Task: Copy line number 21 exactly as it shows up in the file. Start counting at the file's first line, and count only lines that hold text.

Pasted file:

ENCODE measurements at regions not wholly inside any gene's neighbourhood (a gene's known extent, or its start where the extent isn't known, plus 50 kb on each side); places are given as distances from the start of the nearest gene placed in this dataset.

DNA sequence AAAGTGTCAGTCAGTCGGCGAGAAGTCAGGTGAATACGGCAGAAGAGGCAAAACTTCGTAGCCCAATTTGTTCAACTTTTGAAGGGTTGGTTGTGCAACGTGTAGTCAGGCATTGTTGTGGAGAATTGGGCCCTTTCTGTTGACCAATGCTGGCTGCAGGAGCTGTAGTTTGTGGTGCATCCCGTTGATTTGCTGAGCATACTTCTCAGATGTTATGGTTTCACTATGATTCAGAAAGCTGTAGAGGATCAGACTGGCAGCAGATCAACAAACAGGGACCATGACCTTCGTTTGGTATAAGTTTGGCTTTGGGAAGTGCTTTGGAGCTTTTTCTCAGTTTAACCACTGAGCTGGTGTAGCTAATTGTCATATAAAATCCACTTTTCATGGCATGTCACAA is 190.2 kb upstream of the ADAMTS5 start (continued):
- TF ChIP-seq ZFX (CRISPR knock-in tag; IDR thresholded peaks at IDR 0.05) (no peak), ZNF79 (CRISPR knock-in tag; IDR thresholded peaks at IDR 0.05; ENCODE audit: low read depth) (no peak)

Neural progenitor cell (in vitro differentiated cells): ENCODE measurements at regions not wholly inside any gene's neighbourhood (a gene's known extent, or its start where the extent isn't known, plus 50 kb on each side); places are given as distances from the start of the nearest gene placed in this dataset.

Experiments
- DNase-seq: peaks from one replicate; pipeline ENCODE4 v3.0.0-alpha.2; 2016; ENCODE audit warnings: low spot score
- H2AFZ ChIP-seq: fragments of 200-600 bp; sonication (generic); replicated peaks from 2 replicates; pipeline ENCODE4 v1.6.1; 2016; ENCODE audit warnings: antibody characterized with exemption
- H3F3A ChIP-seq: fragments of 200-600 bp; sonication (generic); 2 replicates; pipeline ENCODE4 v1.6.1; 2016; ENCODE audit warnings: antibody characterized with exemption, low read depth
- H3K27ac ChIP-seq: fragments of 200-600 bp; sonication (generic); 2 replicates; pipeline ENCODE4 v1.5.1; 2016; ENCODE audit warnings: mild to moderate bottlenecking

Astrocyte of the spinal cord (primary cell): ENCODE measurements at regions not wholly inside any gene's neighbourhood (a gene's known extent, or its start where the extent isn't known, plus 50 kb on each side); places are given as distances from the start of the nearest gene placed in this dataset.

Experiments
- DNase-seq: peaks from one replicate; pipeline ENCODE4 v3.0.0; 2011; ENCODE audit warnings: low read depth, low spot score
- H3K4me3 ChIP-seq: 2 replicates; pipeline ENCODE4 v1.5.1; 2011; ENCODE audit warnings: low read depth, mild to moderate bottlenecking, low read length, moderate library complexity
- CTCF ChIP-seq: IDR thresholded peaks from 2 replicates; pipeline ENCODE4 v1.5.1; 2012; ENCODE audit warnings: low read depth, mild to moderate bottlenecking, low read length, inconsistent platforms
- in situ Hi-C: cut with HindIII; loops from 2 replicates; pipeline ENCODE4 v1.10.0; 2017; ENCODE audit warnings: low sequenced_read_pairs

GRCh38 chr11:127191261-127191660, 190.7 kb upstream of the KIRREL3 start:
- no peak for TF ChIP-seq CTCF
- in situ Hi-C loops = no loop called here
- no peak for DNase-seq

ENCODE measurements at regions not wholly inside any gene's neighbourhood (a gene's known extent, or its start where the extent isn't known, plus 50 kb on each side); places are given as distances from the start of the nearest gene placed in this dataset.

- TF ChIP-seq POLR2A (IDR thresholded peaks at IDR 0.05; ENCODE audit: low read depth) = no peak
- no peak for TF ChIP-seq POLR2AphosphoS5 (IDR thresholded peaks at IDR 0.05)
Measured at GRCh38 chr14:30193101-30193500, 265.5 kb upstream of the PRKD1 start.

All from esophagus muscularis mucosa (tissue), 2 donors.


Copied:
- TF ChIP-seq POLR2A (IDR thresholded peaks at IDR 0.05; ENCODE audit: low read depth) = no peak